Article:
Full Moon Fever
I think I was suffering from anxiety. Wracking my brain trying to figure out where to position myself for that rare event of a super moon, blue/blood moon and lunar eclipse, a simultaneous solar systematical natural wonder that hadn’t occurred since 1866, I had to force myself to choose.
I finally settled on the Carrizo Plain National Monument. How could I go wrong out there, right? So I left late morning on January 30, but I had to take Highway 101 up to Highway 58, because Highway 33 beyond Ojai was and will remain to be closed for some time due to the Thomas Fire and the muddy aftermath that followed.
I hadn’t been to the Carrizo Plain in nine months, and it never ceases to amaze me how beautiful it is across the grasslands. I arrived at 2 pm and had some time to look for some wildlife. I headed up to the Selby Campground and immediately was rewarded with approximately 20 Tule elk bedded down in the tall grass, their teardrop-shaped ears peeking above swaying blades.
As I continued up to the campground, the expanse of the plain broadened to my right where a couple hundred elk grazed the plain below. It was a rare glimpse in the past at “Old California,” a scene set 300 years prior. It was a nice diversion as I gauged where the super moon might rise above the Temblor Range to the east.
Just before 5 pm, the massive full moon rose above a nameless peak in the Temblors, growing brighter as the sun sank behind the Caliente Mountains. The sky morphed from orange into pink, then a deep purple and eventually into a royal blue. I found myself shooting across toward the Elkhorn Plain, where I almost needed sunglasses to combat the moonlit plain.
I reluctantly left the Carrizo Plain at 8:30 pm and hoped for the best during this 24-hour odyssey at the Guadalupe-Nipomo Sand Dunes National Wildlife Refuge. Seventy miles later and the grasslands long in my rear-view mirror, the dunes were absolutely brilliant in the moonlight. With my camera pack strapped tight and my headlamp burning bright, I jogged along the Santa Maria Rivermouth and then cut south for one of the most breathtaking places on the Central California Coast.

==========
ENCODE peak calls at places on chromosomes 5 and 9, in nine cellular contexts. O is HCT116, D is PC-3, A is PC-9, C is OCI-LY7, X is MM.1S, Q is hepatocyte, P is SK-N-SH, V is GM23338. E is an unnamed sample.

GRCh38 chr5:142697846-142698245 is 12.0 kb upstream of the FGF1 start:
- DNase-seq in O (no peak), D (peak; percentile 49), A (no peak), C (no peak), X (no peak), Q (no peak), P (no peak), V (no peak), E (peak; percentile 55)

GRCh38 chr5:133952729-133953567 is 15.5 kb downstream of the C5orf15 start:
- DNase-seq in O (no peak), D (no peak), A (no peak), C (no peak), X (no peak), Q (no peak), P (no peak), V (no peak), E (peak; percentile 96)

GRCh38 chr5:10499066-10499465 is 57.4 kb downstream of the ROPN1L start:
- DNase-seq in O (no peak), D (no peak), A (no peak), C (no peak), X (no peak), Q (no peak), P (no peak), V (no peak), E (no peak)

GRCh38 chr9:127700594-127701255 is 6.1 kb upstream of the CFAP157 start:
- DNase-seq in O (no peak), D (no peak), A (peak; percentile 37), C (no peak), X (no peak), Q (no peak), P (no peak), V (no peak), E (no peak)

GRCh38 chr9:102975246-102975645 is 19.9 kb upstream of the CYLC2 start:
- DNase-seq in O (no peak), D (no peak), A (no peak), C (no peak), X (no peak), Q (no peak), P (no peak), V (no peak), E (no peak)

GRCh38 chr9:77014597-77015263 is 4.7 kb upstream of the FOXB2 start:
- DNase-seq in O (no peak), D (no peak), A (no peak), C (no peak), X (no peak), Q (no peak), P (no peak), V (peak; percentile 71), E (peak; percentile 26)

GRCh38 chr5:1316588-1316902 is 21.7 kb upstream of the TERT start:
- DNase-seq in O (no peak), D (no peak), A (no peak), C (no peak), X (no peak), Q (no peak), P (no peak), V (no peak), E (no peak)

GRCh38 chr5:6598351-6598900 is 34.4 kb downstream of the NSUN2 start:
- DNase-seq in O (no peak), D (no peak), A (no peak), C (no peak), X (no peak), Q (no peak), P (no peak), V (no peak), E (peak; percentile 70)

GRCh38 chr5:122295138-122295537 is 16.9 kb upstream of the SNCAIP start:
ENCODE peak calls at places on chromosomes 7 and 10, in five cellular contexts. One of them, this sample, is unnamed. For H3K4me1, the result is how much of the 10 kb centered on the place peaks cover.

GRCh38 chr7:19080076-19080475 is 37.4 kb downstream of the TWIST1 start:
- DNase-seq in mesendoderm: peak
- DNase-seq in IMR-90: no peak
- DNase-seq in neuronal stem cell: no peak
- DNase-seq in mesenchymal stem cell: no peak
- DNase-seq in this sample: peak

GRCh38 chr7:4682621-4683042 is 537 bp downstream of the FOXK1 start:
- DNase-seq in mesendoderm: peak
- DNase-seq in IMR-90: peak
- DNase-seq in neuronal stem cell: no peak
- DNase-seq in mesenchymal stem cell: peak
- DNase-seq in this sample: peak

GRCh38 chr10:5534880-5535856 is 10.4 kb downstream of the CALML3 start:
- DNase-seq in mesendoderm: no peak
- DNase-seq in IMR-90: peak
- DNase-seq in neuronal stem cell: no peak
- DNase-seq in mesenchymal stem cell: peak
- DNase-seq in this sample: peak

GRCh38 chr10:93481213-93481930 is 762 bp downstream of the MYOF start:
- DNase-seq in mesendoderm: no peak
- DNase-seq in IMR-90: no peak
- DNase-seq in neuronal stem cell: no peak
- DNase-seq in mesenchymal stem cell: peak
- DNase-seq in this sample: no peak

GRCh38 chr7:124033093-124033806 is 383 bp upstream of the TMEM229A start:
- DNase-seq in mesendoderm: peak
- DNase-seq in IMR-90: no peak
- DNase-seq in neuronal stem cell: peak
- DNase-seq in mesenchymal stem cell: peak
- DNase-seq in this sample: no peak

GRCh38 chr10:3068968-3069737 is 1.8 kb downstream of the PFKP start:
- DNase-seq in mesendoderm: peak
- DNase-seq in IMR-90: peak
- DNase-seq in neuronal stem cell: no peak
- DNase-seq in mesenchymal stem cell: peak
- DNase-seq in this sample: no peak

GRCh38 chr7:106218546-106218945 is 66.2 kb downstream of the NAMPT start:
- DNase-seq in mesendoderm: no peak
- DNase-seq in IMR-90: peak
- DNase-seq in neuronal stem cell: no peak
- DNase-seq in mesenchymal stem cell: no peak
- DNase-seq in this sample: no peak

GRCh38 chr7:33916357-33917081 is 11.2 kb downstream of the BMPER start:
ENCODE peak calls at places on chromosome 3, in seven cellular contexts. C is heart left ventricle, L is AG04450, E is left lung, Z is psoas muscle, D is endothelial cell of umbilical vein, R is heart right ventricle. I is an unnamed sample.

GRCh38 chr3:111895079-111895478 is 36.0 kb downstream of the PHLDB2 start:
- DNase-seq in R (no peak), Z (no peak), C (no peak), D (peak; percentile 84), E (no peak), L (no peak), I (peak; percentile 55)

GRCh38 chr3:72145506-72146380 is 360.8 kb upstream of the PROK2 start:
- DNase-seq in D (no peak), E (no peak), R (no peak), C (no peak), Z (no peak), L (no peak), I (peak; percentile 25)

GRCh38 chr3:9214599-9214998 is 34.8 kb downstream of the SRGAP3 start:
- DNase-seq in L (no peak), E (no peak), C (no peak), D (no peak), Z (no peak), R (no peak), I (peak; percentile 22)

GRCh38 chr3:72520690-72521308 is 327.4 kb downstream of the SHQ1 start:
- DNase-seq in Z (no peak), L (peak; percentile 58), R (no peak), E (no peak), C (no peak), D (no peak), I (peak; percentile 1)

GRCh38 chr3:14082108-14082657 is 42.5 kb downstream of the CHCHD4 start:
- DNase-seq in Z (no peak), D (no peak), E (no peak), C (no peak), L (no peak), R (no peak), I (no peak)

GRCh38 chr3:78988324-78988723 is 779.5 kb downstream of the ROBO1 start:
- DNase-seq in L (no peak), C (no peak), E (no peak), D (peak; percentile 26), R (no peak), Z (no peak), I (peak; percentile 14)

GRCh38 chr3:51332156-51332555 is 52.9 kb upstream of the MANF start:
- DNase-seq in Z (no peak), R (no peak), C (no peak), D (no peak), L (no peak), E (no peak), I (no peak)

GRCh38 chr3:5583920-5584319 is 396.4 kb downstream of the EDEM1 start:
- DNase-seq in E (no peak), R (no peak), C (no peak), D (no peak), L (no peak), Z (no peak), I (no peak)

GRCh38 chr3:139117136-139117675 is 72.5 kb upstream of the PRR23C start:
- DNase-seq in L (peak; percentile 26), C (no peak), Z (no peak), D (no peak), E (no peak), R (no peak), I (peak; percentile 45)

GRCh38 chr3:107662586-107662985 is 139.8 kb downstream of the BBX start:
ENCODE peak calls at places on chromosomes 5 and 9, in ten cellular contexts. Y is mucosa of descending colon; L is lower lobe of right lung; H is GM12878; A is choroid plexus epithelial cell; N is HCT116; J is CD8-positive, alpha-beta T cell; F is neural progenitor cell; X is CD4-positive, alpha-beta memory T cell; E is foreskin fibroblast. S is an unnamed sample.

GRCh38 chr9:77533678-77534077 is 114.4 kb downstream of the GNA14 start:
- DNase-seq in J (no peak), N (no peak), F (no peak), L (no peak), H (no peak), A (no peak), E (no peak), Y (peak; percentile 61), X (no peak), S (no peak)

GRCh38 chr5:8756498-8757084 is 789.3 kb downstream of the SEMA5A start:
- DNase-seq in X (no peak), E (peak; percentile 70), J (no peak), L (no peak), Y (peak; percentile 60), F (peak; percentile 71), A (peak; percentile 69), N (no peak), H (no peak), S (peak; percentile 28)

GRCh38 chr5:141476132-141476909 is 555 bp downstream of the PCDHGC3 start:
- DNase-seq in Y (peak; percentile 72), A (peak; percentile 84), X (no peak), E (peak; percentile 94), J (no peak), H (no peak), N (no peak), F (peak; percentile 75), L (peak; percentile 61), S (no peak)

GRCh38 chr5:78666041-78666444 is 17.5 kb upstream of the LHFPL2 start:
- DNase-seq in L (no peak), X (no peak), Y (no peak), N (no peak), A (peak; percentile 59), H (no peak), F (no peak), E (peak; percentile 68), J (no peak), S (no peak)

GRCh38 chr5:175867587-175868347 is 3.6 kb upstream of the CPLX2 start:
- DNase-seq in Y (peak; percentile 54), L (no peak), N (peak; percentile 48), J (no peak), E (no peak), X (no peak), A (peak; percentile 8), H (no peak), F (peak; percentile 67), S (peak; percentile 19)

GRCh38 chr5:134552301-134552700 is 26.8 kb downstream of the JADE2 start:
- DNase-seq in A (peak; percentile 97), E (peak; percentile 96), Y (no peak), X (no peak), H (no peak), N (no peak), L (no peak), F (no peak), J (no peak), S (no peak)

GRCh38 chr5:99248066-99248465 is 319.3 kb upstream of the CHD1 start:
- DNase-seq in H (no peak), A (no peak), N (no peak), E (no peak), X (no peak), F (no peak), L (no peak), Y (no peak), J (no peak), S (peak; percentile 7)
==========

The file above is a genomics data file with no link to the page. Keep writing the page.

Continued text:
A lone coyote trotted out in front of me, its detailed prints adding to a busy runway of animal tracks across wind-groomed dunes, the only blemishes across the largest, most intact coastal dune complex on the West Coast.
For a while I wandered, descending steep troughs of sand and navigating around fish hook-shaped dunes. Then I selected a spot with the super moon directly overhead and the surf thundering in the background. I fired a few frames and bugged out of there just after midnight.
The blood-orange lunar eclipse was set to appear just before 3 am.
I raced along Highway 135 knowing I needed to be somewhere with a good view of the lunar eclipse. I decided on the Franklin Creek Trail and parked it at Frank’s Bench. I thought I might see some other lunar lunatics, but gratefully I was the only one there just before 3 am. There I sat, not sure what to expect. I tried to nap, but it was too bright and I was anxious. When would the moon turn?
Around 4:30 am the eclipse began, the bright moonlight fading fast. For one hour from 5 to just after 6 am, the lunar eclipse peaked, living up to its blood red/orange reputation and total darkness finally settling over a sleepy Carpinteria.